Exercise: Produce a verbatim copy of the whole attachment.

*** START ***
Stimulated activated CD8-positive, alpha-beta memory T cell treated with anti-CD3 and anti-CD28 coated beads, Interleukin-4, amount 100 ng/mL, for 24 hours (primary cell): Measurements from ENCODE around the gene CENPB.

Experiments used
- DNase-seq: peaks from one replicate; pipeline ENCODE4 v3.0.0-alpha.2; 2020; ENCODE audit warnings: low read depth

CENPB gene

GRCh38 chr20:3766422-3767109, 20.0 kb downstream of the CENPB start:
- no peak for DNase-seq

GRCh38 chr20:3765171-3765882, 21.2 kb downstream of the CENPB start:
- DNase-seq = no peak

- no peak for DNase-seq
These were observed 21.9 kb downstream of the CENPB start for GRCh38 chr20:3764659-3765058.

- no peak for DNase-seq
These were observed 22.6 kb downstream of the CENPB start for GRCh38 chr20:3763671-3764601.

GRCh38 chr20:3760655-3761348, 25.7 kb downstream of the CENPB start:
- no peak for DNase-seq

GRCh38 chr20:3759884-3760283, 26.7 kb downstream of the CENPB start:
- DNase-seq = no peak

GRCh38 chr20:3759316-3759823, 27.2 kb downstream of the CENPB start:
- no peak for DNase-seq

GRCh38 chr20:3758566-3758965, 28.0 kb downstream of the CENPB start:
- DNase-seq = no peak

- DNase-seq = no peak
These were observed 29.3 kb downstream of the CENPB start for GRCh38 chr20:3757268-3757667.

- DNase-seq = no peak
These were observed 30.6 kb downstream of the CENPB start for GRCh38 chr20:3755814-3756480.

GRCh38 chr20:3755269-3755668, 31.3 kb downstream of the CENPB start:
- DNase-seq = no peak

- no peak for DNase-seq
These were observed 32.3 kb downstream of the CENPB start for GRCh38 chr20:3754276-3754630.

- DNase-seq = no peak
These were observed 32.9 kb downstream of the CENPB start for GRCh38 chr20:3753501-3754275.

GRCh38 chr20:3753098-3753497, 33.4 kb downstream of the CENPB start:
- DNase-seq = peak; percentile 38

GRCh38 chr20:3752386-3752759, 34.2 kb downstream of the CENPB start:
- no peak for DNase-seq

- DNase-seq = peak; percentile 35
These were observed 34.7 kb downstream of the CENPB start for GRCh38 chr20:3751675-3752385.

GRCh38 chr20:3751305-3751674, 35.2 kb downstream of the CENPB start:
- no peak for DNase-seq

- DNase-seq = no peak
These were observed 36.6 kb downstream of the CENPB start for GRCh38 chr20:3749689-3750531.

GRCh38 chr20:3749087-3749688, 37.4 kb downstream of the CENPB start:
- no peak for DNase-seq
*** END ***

Stimulated activated CD8-positive, alpha-beta memory T cell treated with anti-CD3 and anti-CD28 coated beads, Interleukin-4, amount 100 ng/mL, for 24 hours (primary cell): Measurements from ENCODE around the gene CENPB.

Experiments used
- DNase-seq: peaks from one replicate; pipeline ENCODE4 v3.0.0-alpha.2; 2020; ENCODE audit warnings: low read depth

CENPB gene

GRCh38 chr20:3766422-3767109, 20.0 kb downstream of the CENPB start:
- no peak for DNase-seq

GRCh38 chr20:3765171-3765882, 21.2 kb downstream of the CENPB start:
- DNase-seq = no peak

- no peak for DNase-seq
These were observed 21.9 kb downstream of the CENPB start for GRCh38 chr20:3764659-3765058.

- no peak for DNase-seq
These were observed 22.6 kb downstream of the CENPB start for GRCh38 chr20:3763671-3764601.

GRCh38 chr20:3760655-3761348, 25.7 kb downstream of the CENPB start:
- no peak for DNase-seq

GRCh38 chr20:3759884-3760283, 26.7 kb downstream of the CENPB start:
- DNase-seq = no peak

GRCh38 chr20:3759316-3759823, 27.2 kb downstream of the CENPB start:
- no peak for DNase-seq

GRCh38 chr20:3758566-3758965, 28.0 kb downstream of the CENPB start:
- DNase-seq = no peak

- DNase-seq = no peak
These were observed 29.3 kb downstream of the CENPB start for GRCh38 chr20:3757268-3757667.

- DNase-seq = no peak
These were observed 30.6 kb downstream of the CENPB start for GRCh38 chr20:3755814-3756480.

GRCh38 chr20:3755269-3755668, 31.3 kb downstream of the CENPB start:
- DNase-seq = no peak

- no peak for DNase-seq
These were observed 32.3 kb downstream of the CENPB start for GRCh38 chr20:3754276-3754630.

- DNase-seq = no peak
These were observed 32.9 kb downstream of the CENPB start for GRCh38 chr20:3753501-3754275.

GRCh38 chr20:3753098-3753497, 33.4 kb downstream of the CENPB start:
- DNase-seq = peak; percentile 38

GRCh38 chr20:3752386-3752759, 34.2 kb downstream of the CENPB start:
- no peak for DNase-seq

- DNase-seq = peak; percentile 35
These were observed 34.7 kb downstream of the CENPB start for GRCh38 chr20:3751675-3752385.

GRCh38 chr20:3751305-3751674, 35.2 kb downstream of the CENPB start:
- no peak for DNase-seq

- DNase-seq = no peak
These were observed 36.6 kb downstream of the CENPB start for GRCh38 chr20:3749689-3750531.

GRCh38 chr20:3749087-3749688, 37.4 kb downstream of the CENPB start:
- no peak for DNase-seq